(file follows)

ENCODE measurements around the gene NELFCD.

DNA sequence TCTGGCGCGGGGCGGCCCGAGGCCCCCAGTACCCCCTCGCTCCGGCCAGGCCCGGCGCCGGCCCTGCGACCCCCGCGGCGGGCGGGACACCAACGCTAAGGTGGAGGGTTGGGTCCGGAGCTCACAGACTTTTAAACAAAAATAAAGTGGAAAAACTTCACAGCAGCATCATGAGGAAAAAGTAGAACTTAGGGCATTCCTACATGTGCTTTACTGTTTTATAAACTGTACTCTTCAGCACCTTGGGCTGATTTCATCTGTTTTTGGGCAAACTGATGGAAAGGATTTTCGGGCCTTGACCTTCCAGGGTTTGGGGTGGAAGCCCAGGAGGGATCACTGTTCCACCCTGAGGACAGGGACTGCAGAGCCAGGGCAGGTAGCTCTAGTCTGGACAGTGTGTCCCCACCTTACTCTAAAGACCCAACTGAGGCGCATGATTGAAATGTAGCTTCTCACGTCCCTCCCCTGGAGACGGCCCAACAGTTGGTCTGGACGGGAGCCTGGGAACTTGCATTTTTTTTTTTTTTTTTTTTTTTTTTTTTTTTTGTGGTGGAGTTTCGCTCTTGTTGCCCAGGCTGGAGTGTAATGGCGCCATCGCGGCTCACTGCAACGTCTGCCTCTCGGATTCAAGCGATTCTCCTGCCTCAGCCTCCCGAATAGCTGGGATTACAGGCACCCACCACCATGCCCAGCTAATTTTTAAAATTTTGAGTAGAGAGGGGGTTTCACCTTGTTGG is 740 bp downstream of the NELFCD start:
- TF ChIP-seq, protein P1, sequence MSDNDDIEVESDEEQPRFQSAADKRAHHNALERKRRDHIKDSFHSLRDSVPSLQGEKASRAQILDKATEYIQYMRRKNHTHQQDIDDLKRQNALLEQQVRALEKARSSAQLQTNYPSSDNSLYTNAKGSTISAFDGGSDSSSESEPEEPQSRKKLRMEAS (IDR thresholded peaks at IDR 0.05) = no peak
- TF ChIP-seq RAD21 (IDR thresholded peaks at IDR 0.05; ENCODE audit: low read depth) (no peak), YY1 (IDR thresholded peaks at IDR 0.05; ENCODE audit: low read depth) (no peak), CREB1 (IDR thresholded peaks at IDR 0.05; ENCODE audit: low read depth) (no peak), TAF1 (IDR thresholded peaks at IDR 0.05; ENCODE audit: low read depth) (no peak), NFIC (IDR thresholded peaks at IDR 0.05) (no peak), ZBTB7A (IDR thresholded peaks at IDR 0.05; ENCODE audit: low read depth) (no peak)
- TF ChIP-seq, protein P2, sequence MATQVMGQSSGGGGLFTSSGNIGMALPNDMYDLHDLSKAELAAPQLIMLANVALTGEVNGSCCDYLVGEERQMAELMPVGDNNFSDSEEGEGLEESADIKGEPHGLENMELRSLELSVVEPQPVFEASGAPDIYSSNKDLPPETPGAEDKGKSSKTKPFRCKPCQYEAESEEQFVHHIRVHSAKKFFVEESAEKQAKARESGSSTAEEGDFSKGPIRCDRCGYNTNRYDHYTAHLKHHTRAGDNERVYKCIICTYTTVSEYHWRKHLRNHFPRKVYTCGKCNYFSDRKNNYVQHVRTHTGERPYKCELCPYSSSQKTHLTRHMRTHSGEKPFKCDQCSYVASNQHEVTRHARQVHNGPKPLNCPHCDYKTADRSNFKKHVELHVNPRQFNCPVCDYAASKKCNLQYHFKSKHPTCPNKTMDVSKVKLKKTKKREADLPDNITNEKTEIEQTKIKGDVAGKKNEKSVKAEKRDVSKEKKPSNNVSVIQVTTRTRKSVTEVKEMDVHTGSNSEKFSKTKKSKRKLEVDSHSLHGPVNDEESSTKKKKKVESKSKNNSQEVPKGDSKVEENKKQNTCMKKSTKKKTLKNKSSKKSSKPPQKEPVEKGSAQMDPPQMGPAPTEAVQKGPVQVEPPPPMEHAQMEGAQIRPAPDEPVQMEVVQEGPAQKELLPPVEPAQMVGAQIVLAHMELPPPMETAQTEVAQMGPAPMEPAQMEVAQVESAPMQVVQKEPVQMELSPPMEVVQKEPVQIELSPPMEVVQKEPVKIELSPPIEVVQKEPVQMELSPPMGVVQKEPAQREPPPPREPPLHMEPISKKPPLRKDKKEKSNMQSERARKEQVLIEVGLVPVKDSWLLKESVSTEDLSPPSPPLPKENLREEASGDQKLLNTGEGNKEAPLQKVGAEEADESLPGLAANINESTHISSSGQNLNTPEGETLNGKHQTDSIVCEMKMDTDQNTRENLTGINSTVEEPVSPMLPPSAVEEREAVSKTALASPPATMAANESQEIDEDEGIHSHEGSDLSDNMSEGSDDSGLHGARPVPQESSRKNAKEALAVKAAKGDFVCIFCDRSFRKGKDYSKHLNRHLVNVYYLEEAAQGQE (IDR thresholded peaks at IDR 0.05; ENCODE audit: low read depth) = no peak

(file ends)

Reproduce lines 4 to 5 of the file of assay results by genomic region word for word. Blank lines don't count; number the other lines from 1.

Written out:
- TF ChIP-seq RAD21 (IDR thresholded peaks at IDR 0.05; ENCODE audit: low read depth) (no peak), YY1 (IDR thresholded peaks at IDR 0.05; ENCODE audit: low read depth) (no peak), CREB1 (IDR thresholded peaks at IDR 0.05; ENCODE audit: low read depth) (no peak), TAF1 (IDR thresholded peaks at IDR 0.05; ENCODE audit: low read depth) (no peak), NFIC (IDR thresholded peaks at IDR 0.05) (no peak), ZBTB7A (IDR thresholded peaks at IDR 0.05; ENCODE audit: low read depth) (no peak)
- TF ChIP-seq, protein P2, sequence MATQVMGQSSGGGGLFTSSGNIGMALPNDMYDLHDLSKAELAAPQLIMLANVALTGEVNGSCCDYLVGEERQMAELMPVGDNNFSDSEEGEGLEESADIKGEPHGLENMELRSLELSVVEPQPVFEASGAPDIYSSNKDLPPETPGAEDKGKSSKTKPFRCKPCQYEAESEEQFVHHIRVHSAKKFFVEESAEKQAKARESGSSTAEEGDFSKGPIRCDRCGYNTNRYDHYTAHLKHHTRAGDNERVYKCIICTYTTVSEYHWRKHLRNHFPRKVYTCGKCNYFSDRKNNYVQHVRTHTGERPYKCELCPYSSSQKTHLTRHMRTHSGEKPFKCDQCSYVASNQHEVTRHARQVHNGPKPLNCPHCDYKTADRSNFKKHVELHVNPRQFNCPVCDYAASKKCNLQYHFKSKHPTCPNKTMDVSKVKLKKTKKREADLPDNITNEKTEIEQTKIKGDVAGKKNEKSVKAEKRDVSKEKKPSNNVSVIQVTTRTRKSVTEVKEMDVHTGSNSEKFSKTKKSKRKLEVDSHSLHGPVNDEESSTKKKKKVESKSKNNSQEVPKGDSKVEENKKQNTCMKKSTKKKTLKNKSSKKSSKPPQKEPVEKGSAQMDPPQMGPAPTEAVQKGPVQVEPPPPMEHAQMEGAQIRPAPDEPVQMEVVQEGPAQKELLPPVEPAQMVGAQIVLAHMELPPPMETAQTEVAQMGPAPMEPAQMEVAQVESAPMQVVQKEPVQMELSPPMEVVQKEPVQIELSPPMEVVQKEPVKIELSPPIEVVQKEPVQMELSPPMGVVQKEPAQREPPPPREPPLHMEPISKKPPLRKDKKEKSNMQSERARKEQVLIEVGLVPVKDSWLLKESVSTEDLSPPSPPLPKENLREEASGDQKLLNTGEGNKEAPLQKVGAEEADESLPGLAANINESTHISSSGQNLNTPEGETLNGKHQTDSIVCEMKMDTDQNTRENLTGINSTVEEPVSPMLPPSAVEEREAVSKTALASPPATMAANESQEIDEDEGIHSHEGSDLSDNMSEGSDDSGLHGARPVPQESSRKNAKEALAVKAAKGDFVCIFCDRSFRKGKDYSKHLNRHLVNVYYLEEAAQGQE (IDR thresholded peaks at IDR 0.05; ENCODE audit: low read depth) = no peak